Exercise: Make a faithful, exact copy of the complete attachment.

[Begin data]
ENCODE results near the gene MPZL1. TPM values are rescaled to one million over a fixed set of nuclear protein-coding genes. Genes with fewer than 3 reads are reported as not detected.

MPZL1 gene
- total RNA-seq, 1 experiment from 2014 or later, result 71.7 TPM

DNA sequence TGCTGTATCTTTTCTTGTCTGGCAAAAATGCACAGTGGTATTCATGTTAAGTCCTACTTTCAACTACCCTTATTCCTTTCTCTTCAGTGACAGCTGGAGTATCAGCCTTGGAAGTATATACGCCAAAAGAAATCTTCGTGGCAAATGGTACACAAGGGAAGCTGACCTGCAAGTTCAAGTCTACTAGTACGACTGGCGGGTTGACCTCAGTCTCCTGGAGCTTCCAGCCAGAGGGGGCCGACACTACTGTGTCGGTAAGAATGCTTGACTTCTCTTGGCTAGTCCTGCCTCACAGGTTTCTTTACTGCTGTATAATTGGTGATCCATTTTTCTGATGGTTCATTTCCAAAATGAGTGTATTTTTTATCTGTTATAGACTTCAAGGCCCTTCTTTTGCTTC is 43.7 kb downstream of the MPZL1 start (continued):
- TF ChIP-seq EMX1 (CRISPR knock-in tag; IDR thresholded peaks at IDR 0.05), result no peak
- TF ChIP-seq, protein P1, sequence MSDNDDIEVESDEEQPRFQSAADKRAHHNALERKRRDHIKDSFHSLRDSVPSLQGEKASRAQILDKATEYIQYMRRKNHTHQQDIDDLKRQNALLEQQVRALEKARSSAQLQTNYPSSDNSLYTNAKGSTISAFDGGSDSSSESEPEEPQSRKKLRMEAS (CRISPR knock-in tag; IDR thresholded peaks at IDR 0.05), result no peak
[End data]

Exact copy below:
ENCODE results near the gene MPZL1. TPM values are rescaled to one million over a fixed set of nuclear protein-coding genes. Genes with fewer than 3 reads are reported as not detected.

MPZL1 gene
- total RNA-seq, 1 experiment from 2014 or later, result 71.7 TPM

DNA sequence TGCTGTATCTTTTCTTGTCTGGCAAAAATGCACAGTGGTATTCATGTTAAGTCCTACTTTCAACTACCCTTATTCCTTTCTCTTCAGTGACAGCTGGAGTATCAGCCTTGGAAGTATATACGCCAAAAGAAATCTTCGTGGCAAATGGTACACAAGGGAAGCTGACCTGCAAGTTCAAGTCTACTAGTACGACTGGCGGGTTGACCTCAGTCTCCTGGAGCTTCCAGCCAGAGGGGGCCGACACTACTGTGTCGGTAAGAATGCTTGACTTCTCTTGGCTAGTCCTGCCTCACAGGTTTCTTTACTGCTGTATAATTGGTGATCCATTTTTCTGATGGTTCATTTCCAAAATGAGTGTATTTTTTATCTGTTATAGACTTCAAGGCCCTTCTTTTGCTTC is 43.7 kb downstream of the MPZL1 start (continued):
- TF ChIP-seq EMX1 (CRISPR knock-in tag; IDR thresholded peaks at IDR 0.05), result no peak
- TF ChIP-seq, protein P1, sequence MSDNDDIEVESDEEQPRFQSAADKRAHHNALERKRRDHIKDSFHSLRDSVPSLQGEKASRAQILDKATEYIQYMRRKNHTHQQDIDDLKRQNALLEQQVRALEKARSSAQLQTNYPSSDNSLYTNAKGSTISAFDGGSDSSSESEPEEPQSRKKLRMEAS (CRISPR knock-in tag; IDR thresholded peaks at IDR 0.05), result no peak